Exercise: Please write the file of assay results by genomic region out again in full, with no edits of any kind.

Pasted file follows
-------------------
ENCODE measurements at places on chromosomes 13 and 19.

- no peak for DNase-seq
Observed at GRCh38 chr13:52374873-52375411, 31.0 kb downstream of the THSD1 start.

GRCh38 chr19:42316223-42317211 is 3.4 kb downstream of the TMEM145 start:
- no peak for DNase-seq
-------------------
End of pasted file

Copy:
ENCODE measurements at places on chromosomes 13 and 19.

- no peak for DNase-seq
Observed at GRCh38 chr13:52374873-52375411, 31.0 kb downstream of the THSD1 start.

GRCh38 chr19:42316223-42317211 is 3.4 kb downstream of the TMEM145 start:
- no peak for DNase-seq